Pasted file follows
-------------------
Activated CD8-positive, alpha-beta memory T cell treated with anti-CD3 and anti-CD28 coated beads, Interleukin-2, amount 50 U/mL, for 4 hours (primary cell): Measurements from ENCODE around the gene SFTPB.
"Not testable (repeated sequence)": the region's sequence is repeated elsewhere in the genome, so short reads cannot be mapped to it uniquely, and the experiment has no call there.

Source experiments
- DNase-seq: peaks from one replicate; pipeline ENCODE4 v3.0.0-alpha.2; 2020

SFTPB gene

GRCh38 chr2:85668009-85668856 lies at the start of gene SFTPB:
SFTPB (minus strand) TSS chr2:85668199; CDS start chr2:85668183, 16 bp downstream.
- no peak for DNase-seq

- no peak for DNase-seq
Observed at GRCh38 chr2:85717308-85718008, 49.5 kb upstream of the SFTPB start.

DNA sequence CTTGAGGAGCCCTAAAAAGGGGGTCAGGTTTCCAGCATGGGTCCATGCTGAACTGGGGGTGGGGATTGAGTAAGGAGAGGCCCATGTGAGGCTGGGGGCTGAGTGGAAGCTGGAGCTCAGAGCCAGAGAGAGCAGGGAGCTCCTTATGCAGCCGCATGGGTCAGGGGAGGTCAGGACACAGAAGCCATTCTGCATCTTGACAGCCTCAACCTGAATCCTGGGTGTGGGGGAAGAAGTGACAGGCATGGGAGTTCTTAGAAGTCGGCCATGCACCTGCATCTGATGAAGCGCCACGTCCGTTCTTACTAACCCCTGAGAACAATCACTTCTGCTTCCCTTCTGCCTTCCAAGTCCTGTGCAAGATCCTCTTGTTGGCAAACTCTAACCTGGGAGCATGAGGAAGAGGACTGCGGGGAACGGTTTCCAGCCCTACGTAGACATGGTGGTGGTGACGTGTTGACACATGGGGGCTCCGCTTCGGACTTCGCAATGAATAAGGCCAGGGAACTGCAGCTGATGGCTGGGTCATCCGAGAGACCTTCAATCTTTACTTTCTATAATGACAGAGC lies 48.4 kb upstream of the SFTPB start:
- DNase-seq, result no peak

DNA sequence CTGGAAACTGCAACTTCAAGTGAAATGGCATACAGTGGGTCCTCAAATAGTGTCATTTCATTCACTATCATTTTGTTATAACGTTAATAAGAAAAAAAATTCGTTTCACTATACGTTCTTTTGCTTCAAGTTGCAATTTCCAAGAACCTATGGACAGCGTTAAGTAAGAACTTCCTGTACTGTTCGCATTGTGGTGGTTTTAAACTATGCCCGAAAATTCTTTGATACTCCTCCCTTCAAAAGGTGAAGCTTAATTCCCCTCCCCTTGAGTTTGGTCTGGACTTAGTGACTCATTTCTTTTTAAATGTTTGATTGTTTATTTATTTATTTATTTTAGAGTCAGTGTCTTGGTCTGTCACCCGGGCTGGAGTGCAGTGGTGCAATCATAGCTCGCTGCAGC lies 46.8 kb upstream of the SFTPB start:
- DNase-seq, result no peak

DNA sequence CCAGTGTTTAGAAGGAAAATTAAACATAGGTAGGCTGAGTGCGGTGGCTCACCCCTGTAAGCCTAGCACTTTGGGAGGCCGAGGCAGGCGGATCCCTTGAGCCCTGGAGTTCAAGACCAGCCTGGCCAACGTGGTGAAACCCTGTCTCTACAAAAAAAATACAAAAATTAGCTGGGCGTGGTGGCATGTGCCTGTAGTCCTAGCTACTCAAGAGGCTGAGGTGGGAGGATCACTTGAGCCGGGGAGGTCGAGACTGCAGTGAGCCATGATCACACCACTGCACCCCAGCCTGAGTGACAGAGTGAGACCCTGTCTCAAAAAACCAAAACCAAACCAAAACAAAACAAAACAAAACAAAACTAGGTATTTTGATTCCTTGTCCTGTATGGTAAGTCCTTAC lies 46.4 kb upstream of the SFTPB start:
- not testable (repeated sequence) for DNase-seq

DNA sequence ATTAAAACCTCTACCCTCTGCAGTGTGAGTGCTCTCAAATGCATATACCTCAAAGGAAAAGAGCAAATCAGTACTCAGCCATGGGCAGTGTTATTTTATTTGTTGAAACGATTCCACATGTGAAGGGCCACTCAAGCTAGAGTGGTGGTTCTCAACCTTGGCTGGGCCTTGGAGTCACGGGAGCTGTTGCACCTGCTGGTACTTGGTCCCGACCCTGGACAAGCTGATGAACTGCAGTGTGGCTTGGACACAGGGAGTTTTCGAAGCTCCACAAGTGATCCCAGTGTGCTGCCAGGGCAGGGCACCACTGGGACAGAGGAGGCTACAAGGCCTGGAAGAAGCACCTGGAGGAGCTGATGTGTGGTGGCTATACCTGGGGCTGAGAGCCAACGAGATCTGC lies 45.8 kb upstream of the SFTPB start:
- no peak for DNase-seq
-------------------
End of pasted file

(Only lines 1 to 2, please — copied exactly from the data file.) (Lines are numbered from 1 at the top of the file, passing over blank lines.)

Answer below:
Activated CD8-positive, alpha-beta memory T cell treated with anti-CD3 and anti-CD28 coated beads, Interleukin-2, amount 50 U/mL, for 4 hours (primary cell): Measurements from ENCODE around the gene SFTPB.
"Not testable (repeated sequence)": the region's sequence is repeated elsewhere in the genome, so short reads cannot be mapped to it uniquely, and the experiment has no call there.